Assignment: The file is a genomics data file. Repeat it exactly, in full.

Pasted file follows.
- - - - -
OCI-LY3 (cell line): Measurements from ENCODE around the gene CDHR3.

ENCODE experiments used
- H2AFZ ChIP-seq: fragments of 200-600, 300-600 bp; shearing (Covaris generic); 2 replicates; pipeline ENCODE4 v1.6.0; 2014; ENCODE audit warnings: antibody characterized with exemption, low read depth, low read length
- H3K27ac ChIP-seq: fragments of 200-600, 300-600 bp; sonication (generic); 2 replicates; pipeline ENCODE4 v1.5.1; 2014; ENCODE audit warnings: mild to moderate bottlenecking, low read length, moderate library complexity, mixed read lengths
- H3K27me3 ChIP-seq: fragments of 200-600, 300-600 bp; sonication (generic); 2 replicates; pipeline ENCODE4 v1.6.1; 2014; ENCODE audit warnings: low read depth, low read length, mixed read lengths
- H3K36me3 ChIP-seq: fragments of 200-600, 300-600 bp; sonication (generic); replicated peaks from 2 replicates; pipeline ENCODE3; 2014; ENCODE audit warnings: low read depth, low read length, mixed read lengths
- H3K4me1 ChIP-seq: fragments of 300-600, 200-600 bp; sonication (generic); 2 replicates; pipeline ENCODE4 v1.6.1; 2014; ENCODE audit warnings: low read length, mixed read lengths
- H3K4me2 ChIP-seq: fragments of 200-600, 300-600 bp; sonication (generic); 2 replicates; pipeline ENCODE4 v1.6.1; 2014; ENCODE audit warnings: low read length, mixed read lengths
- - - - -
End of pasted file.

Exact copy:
OCI-LY3 (cell line): Measurements from ENCODE around the gene CDHR3.

ENCODE experiments used
- H2AFZ ChIP-seq: fragments of 200-600, 300-600 bp; shearing (Covaris generic); 2 replicates; pipeline ENCODE4 v1.6.0; 2014; ENCODE audit warnings: antibody characterized with exemption, low read depth, low read length
- H3K27ac ChIP-seq: fragments of 200-600, 300-600 bp; sonication (generic); 2 replicates; pipeline ENCODE4 v1.5.1; 2014; ENCODE audit warnings: mild to moderate bottlenecking, low read length, moderate library complexity, mixed read lengths
- H3K27me3 ChIP-seq: fragments of 200-600, 300-600 bp; sonication (generic); 2 replicates; pipeline ENCODE4 v1.6.1; 2014; ENCODE audit warnings: low read depth, low read length, mixed read lengths
- H3K36me3 ChIP-seq: fragments of 200-600, 300-600 bp; sonication (generic); replicated peaks from 2 replicates; pipeline ENCODE3; 2014; ENCODE audit warnings: low read depth, low read length, mixed read lengths
- H3K4me1 ChIP-seq: fragments of 300-600, 200-600 bp; sonication (generic); 2 replicates; pipeline ENCODE4 v1.6.1; 2014; ENCODE audit warnings: low read length, mixed read lengths
- H3K4me2 ChIP-seq: fragments of 200-600, 300-600 bp; sonication (generic); 2 replicates; pipeline ENCODE4 v1.6.1; 2014; ENCODE audit warnings: low read length, mixed read lengths